One artist returned to the contest this year, Switzerland's Anita Traversi that represented the country in 1960.[1]



Draw Country Language[7] Artist Song English translation Place Points
01 Luxembourg French Hugues Aufray "Dès que le printemps revient" Once spring returns 4 14
02 Netherlands Dutch Anneke Grönloh "Jij bent mijn leven" You are my life 10 2
03 Norway Norwegian Arne Bendiksen "Spiral" 8 6
04 Denmark Danish Bjørn Tidmand "Sangen om dig" The song about you 9 4
05 Finland Finnish Lasse Mårtenson "Laiskotellen" Idling 7 9
06 Austria German Udo Jürgens "Warum nur warum?" Only why, why? 6 11
07 France French Rachel "Le chant de Mallory" Mallory's song 4 14
08 United Kingdom English Matt Monro "I Love the Little Things" 2 17
09 Germany German Nora Nova "Man gewöhnt sich so schnell an das Schöne" How quickly we get used to nice things 13 0
10 Monaco French Romuald "Où sont-elles passées" Where have they gone? 3 15
11 Portugal Portuguese António Calvário "Oração" Prayer 13 0
12 Italy Italian Gigliola Cinquetti "Non ho l'età" I'm not old enough 1 49
13 Yugoslavia Bosnian Sabahudin Kurt "Život je sklopio krug" Life has come full circle 13 0
14   Switzerland Italian Anita Traversi "I miei pensieri" My thoughts 13 0
15 Belgium French Robert Cogoi "Près de ma rivière" Nearby my river 10 2
16 Spain Spanish Tim, Nelly & Tony "Caracola" Conch 12 1


[3][4]Dutch contestant Anneke Grönloh's dress

Voting results
[5] [6] [7] [8] [9] [10] [11] [12] [13] [14] [15] [16] [17] [18] [19] [20] [21]
[22] Luxembourg 14 3 3 5 3
Netherlands 2 1 1
Norway 6 5 1
Denmark 4 1 3
Finland 9 3 3 3
Austria 11 5 1 5
France 14 1 3 5 3 1 1
United Kingdom 17 1 5 3 1 1 1 5
Germany 0
Monaco 15 3 5 3 1 3
Portugal 0
Italy 49 5 5 5 5 5 3 3 5 5 3 5
Yugoslavia 0
Switzerland 0
Belgium 2 1 1
Spain 1 1
The table is ordered by appearance

5 points[edit]Edit

Below is a summary of all 5 points in the final:

N. Contestant Voting nation
8 Italy Austria, Belgium, Finland, Luxembourg, Netherlands, Portugal, United Kingdom, Yugoslavia
2 Austria Italy, Spain
United Kingdom Norway, Switzerland
1 France Monaco
Luxembourg Germany
Monaco France
Norway Denmark

International broadcasts and voting[edit]Edit

The table below shows the order in which votes were cast during the 1964 contest along with the spokesperson who was responsible for announcing the votes for their respective country. Each national broadcaster also sent a commentator to the contest, in order to provide coverage of the contest in their own native language. Details of the commentators and the broadcasting station for which they represented are also included in the table below.[1]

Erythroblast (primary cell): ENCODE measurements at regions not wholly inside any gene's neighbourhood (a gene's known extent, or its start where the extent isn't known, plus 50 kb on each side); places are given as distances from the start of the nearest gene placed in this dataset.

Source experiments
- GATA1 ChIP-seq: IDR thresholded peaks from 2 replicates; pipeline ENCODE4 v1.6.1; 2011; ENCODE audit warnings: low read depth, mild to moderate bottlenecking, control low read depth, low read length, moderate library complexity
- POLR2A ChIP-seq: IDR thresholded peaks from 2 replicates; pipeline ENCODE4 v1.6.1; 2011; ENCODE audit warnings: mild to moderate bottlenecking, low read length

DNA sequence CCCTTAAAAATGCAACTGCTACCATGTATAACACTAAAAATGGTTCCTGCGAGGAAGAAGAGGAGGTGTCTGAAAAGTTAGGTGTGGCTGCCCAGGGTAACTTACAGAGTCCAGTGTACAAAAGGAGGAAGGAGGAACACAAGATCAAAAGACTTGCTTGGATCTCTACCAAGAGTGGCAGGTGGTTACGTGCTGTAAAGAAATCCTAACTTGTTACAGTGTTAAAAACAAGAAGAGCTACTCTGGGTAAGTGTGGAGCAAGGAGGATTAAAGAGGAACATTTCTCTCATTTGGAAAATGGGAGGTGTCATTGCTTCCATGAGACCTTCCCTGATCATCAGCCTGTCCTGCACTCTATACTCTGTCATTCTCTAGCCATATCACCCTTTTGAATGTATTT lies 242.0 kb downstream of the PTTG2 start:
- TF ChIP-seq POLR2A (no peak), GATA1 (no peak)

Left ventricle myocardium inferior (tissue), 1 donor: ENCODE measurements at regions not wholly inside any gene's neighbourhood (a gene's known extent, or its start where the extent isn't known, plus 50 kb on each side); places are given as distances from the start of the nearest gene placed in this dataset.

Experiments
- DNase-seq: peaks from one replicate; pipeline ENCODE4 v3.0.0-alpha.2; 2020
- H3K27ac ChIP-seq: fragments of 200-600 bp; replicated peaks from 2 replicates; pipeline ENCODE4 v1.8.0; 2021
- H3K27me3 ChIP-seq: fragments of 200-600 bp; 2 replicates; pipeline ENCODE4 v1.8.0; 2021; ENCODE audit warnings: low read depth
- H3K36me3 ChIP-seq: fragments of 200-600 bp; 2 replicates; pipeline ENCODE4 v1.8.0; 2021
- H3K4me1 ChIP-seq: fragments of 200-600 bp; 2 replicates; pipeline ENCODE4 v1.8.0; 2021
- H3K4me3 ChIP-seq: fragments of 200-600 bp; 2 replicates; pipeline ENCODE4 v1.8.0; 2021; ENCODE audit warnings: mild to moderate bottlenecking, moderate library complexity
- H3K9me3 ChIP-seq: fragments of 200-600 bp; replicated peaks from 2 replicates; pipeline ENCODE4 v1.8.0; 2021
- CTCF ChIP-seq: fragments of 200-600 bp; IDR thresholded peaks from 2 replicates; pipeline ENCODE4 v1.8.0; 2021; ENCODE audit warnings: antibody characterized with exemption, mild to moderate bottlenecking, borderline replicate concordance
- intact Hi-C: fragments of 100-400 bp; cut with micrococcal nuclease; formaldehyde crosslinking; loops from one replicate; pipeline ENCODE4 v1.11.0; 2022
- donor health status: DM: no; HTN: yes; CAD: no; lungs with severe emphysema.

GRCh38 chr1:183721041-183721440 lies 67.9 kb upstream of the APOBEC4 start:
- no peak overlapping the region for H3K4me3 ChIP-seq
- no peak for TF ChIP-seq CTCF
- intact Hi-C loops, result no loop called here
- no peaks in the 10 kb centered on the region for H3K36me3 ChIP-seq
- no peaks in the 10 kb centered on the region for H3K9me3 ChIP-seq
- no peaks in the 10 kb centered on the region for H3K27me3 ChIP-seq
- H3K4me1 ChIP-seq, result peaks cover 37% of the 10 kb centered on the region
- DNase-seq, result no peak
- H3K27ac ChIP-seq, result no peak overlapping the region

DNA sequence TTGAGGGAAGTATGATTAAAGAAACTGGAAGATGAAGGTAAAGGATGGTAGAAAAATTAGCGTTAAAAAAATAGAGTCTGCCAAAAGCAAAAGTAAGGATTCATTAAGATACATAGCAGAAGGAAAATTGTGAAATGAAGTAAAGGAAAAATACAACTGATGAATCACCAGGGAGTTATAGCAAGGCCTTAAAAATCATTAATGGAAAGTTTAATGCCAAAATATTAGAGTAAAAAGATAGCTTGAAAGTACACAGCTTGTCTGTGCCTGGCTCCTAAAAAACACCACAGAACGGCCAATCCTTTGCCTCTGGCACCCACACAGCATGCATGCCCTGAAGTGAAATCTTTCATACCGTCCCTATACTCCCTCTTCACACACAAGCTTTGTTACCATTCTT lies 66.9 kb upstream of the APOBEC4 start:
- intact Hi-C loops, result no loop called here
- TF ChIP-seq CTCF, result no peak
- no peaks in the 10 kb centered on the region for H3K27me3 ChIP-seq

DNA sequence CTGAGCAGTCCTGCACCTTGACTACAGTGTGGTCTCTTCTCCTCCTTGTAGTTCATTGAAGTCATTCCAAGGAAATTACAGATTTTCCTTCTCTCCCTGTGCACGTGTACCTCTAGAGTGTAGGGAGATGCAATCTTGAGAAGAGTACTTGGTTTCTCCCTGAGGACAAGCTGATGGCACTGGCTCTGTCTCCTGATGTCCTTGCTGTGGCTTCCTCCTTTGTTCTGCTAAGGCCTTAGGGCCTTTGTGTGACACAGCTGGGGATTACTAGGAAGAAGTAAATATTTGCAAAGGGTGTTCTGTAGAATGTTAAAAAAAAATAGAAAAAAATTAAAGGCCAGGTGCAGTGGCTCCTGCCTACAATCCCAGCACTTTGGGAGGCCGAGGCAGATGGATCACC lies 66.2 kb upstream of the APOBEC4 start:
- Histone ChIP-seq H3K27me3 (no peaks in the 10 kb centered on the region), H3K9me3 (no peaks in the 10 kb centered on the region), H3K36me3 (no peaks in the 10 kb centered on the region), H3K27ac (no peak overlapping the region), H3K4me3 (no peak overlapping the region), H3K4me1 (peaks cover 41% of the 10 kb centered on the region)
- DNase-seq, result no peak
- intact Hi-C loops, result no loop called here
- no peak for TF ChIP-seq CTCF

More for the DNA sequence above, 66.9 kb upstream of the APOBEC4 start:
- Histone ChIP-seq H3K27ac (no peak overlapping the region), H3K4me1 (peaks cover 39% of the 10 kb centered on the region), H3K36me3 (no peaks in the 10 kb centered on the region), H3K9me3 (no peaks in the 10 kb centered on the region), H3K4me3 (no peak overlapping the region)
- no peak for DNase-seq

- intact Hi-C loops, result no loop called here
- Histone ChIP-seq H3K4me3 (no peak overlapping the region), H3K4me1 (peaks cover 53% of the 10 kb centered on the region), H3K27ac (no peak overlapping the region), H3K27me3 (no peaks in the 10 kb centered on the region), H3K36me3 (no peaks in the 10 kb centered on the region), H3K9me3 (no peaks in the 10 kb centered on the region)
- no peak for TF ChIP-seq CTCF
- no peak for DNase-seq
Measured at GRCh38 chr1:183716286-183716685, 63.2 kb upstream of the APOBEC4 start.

Voting order Country Spokespersons Commentator Broadcaster
01 Luxembourg TBC Jacques Navadic Télé-Luxembourg
02 Netherlands Pim Jacobs Ageeth Scherphuis NTS[8]
03 Norway Sverre Christophersen[9] Odd Grythe NRK[9]
04 Denmark Pedro Biker No commentator DR TV
05 Finland Poppe Berg[10] Aarno Walli Suomen Televisio[11]
06 Austria Ernst Grissemann Emil Kollpacher ORF
07 France Claude Darget Robert Beauvais Première Chaîne RTF[12]
08 United Kingdom Desmond Carrington David Jacobs BBC TV
Tom Sloan BBC Light Programme
09 Germany Lia Wöhr Hermann Rockmann ARD Deutsches Fernsehen
10 Monaco TBC Robert Beauvais Télé Monte Carlo
11 Portugal Maria Manuela Furtado Gomes Ferreira[13] RTP
12 Italy Rosanna Vaudetti Renato Tagliani Programma Nazionale
13 Yugoslavia TBC Miloje Orlović Televizija Beograd
Gordana Bonetti Televizija Zagreb
Tomaž Terček Televizija Ljubljana
14   Switzerland Alexandre Burger Theodor Haller TV DRS
Georges Hardy TSR
Giovanni Bertini TSI
15 Belgium André Hagon Paule Herreman RTB[12]
Herman Verelst BRT
16 Spain TBC Federico Gallo TVE[14]
- Sweden (non participating country) Sven Lindahl Sveriges Radio-TV[15]